Seven months ago, I did something I do not recommend to anyone.
I moved to a country where they don’t speak English and I don’t speak their language. Like, at all. Guatemala is a thoroughly Spanish country, and all my life, I took French in school. I think part of me assumed it would be like Europe, where everyone speaks English, even if they don’t. Lo and behold, a third-world country is not the same as majestic Europe, where education grows on trees.
So I’ve tried to get by. I’ve been learning slowly and surely, although I bet the locals would beg to differ. I came here knowing roughly four words, and now I know about twelve, but I somehow scrape by.
When I first arrived, I lived with a host family and made several mishaps early on. I once came home from the gym, sweating and hot, and found the mom in the kitchen. She turned to welcome me home and I announced, “Estoy caliente!”
She burst out laughing.
I soon learned that caliente does not actually mean ‘hot,’ but it’s a colloquial expression for ‘horny.’
Another night as we sat around the dinner table, I attempted to ask if there was more soup. Instead, I simply told the host mother that she is soup.
I have countless smaller stories of people laughing at my stabs at Spanish, but I’ve become accustomed to it. Early on, someone gave me a piece of advice I’ve taken to heart. They said that the people who will really improve their language are the ones who shamelessly try to speak it. The more you can let go of the fear of messing up, the better it will be. Sure, you’ll mess up, but it’s better than staying silent, or worse: Trying to get them to understand English.
I had initially stayed silent out of fear, but after being told that, I began just ‘going for it.’ I would shoot off all the Spanish I knew, trying to get the four words I knew to mean everything. It didn’t become much better, but I think the Guatemalans appreciate the effort. At the very least, they get to laugh at another gringo.
I was thinking about this idea of ‘shamelessly going for it’ and realized that it applies in more than just foreign languages. It applies readily to prayer.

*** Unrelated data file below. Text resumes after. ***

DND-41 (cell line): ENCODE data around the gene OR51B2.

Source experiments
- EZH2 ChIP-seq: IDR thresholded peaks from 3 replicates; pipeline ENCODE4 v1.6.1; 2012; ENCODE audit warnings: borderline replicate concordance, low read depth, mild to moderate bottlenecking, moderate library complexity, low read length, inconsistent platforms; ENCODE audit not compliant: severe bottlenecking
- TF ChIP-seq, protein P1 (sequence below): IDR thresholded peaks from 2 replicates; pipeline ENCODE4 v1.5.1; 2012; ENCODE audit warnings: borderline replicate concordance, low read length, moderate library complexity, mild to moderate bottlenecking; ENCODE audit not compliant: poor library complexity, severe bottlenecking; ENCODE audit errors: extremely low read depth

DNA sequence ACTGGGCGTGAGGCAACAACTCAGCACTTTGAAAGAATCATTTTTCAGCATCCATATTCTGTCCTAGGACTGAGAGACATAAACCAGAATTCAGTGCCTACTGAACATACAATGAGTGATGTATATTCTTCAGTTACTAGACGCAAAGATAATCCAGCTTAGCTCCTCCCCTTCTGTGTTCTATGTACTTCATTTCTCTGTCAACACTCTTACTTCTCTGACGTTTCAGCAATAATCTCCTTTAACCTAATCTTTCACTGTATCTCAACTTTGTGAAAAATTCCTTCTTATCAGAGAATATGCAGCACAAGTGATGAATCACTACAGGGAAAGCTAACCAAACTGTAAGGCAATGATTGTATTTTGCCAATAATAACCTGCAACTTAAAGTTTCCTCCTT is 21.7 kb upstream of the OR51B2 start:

I cannot tell you how many times, both as a youth pastor and a teacher, I’ve asked teens to pray and they instantly fall silent, shy and sheepish. I imagine their mentality is similar to mine upon arriving in Guaté: It’s better to stay silent than risk messing it up.
The problem with this mindset is, God would rather have us pray than not pray. He’d rather we take a blind stab at talking to Him than remain silent and not try at all. I think God is far more concerned with talking to His people than He is that they ‘get all the holy words right,’ as if that were a real thing.
In fact, Jesus taught the opposite many times: He condemned those who took pride in their righteous and eloquent prayers, and welcomed the lowly, humble and honest prayer.
I mean, do babies hesitate to speak before they’ve learned the language of their parents? Or do they just go for it without the social inhibitors of fear and pride? If you’ve ever been around a baby for more than five minutes, you know that they begin speaking years before they are fluent in any sort of language.
So why are we so afraid of speaking to God, whom Scripture tells us is a good Father?
The truth is, there is no special language you have to learn in order to pray well. My dad says that God cares more about the quantity of prayer and less about its quality. He cares less how you pray, and more just that you pray.
So, be like me who takes blind stabs at the Spanish language: Go before God and pray. Be honest. Be thorough. Don’t try to impress Him, as if He doesn’t know you better than you know yourself.